I don't see anyone plumping for communism in the Middle East these days. Communism was a failed idea from the Communist Manifesto onward, but it loomed over us like a threatening cloud for 75 years. Pakistan could be communist, or recovering from communism had nothing stood in its path.
    If the author's indignant over "America’s umpteen victims... whose human and political rights have been systematically crushed in order to manipulate their countries and their wealth for the benefit of America and its greedy allies whose sole aim is to maintain their high life styles at the expense of a naked and hungry world", imagine what he must think of the British, who subjugated his country for over 300 years! 
    I hadn't intended to defend the U. S. tonight, but as I reviewed the ideas set forth in the Milli Gazette's Editorial, these were the thoughts that came to mind.
                                               (To be continued)   

  Tonight’s Science News includes links to several Asian newspapers (Friday Times (Lahore), Arab Media Internet Network, The Milli Gazette- Indian, The Star- Malay, and the Weekly Mirror International), and to several excellent articles ( Afghan roadmap needed, Top Ten Tips For Ambitious Indian Prime Ministers, THE DESERTION OF ARAFAT, Intifada in the Aftermath, Solidarity Convoy for Peace, A vision to lift the spirit, The carat and the stick, Exploding the myth of Islamic terrorism, Paradise lost, and Algerian security forces kill five armed Islamic guerrillas) in these papers.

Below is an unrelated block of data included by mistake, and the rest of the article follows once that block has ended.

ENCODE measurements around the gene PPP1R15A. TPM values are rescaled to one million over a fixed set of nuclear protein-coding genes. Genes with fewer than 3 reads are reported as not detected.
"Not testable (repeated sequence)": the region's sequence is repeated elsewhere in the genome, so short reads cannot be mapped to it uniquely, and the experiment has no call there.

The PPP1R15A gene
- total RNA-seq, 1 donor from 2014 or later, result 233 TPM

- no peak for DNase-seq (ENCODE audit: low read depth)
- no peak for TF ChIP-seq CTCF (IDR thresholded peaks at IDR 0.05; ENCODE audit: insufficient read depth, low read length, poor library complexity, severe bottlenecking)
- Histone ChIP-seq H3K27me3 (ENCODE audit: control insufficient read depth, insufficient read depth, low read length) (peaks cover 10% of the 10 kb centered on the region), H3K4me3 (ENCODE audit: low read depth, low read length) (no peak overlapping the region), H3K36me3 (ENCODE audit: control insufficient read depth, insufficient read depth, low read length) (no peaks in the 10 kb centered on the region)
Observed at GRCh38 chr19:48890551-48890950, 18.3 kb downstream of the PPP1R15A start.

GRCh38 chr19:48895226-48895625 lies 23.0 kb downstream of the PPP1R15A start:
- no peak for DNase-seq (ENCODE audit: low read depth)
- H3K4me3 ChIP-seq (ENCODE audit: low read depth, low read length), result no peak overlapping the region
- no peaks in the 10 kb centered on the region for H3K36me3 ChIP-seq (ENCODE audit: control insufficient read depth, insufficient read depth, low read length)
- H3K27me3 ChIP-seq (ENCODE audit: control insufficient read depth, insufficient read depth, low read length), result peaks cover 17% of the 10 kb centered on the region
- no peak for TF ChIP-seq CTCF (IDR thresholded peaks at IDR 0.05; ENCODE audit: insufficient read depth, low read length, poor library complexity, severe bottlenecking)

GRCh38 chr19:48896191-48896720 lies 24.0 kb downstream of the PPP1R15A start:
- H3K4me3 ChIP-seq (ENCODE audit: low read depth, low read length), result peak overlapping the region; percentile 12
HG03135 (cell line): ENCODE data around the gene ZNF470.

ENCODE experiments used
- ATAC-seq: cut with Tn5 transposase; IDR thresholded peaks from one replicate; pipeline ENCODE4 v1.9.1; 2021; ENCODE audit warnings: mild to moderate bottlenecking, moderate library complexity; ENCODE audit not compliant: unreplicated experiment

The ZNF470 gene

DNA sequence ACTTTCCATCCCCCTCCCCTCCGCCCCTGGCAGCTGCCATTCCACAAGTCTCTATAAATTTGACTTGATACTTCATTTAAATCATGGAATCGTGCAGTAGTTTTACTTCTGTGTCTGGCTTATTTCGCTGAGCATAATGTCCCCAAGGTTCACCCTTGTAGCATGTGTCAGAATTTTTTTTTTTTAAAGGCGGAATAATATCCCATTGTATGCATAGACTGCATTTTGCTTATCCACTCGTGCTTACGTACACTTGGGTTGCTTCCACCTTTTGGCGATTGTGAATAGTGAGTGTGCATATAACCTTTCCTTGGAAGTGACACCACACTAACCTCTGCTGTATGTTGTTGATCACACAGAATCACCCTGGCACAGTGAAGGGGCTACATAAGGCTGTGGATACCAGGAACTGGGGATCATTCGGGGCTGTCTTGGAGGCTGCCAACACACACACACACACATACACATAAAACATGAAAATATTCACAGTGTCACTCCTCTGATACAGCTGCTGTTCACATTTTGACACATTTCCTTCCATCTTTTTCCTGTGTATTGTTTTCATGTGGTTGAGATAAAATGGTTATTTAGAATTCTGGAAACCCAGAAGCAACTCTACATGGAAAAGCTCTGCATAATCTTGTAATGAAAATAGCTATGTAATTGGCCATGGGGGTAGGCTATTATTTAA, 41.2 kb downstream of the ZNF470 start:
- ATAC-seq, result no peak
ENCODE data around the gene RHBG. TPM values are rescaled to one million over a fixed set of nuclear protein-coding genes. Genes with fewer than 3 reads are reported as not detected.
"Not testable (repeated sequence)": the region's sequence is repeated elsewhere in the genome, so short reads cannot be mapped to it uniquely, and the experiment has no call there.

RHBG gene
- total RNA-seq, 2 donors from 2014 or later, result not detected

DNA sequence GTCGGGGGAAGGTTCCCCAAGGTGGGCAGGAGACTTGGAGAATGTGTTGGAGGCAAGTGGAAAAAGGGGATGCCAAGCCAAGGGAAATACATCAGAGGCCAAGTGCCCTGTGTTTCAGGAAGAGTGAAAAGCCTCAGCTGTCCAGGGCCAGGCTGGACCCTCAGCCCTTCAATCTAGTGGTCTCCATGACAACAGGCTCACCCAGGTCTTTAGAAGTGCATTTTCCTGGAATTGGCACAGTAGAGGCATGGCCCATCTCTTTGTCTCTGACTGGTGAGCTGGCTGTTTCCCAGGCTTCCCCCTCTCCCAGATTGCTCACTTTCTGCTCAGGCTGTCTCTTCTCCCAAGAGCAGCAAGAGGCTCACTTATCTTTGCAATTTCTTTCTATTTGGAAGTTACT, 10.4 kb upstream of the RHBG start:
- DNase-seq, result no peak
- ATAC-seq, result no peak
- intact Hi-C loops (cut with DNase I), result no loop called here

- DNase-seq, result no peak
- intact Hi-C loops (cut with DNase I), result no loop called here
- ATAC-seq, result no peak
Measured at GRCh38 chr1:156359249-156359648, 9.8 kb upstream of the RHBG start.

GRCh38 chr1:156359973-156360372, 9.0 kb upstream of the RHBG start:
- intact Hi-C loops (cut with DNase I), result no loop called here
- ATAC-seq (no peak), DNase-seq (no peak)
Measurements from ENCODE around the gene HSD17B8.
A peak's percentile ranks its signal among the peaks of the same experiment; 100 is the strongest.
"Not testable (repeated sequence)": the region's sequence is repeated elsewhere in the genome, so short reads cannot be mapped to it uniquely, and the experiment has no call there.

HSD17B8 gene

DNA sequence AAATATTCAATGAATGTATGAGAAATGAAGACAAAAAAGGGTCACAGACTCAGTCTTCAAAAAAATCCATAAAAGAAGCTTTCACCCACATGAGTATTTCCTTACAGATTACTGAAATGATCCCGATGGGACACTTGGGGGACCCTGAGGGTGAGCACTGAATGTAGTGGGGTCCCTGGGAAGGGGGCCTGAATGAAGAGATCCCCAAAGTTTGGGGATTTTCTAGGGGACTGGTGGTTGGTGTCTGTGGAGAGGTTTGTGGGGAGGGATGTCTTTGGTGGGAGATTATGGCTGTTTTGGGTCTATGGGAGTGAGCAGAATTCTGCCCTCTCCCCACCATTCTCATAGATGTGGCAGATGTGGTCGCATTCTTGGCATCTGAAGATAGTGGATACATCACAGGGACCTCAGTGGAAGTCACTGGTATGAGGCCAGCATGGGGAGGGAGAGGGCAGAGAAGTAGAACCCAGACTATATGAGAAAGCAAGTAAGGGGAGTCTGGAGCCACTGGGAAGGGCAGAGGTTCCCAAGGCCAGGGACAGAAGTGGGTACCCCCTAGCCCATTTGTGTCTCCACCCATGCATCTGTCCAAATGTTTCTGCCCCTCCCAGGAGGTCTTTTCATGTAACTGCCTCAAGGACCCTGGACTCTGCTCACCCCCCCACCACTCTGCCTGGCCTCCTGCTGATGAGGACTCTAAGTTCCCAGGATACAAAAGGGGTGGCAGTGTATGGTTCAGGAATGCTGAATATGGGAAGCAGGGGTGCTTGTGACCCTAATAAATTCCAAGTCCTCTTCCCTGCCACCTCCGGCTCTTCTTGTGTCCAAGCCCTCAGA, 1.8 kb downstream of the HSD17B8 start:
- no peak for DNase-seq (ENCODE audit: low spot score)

Faiza S. Khan's "Paradise Lost" is, to me, a meaningful read. These articles may not make us comfortable, but I think it's a privilege to be able to hear other perspectives, particularly from astute observers who are close to the problem.

   Given this kind of instant access to the whole wide world and all its inhabitants, surely war is going to become less prevalent than it has in the past. How can we hurt friends we care about? Also, our friends' opinions and needs are going to register a lot stronger in Washington and Peoria than they did in the past. 
  Here in the U. S., we're all running our Lilliputian errands ninety to the minute, going to the kids' soccer games, painting the house, changing diapers and the oil in the car, mowing, edging, and trimming the lawn, washing the dishes, and reading the children bedtime stories....  not to mention our jobs. We realize in a dim and distant way that the U. S. has some influence in the world, but most of us live in our little, local worlds, racing from one chore to another. But the Internet, by connecting our personal, inner worlds with the personal, inner worlds of friends halfway around the globe, is, at least for me, changing all that. One of the articles in the Arab Media Internet Network is saying that breaking the monstrous Israel/Palestinian cycle of violence/counter-violence is now in President Bush' hands. 
   As Faiza says, the dropping of food packages has been  admitted to be a token gesture compared to the full-scale relief that might be provided through the various relief organizations, and possibly, through relief agencies in Pakistan. Perhaps, though, as the Dalia Lama has observed, it's better than the indiscriminate and heartless targeting of civilians that has characterized prior wars. 
11/3/2001:  The editorials that were listed here may be found on the Editorial pages.